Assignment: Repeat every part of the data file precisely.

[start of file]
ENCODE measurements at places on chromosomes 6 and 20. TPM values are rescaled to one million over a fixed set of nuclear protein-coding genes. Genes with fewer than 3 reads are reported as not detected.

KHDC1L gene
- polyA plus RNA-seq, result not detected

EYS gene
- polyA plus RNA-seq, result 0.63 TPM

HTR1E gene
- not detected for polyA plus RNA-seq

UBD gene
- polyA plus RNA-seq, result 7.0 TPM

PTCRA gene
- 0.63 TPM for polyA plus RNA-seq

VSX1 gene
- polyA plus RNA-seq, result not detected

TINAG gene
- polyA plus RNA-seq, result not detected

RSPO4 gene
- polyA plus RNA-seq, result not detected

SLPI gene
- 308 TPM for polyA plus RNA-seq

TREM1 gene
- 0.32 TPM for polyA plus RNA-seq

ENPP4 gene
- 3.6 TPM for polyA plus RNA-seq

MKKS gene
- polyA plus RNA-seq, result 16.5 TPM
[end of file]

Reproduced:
ENCODE measurements at places on chromosomes 6 and 20. TPM values are rescaled to one million over a fixed set of nuclear protein-coding genes. Genes with fewer than 3 reads are reported as not detected.

KHDC1L gene
- polyA plus RNA-seq, result not detected

EYS gene
- polyA plus RNA-seq, result 0.63 TPM

HTR1E gene
- not detected for polyA plus RNA-seq

UBD gene
- polyA plus RNA-seq, result 7.0 TPM

PTCRA gene
- 0.63 TPM for polyA plus RNA-seq

VSX1 gene
- polyA plus RNA-seq, result not detected

TINAG gene
- polyA plus RNA-seq, result not detected

RSPO4 gene
- polyA plus RNA-seq, result not detected

SLPI gene
- 308 TPM for polyA plus RNA-seq

TREM1 gene
- 0.32 TPM for polyA plus RNA-seq

ENPP4 gene
- 3.6 TPM for polyA plus RNA-seq

MKKS gene
- polyA plus RNA-seq, result 16.5 TPM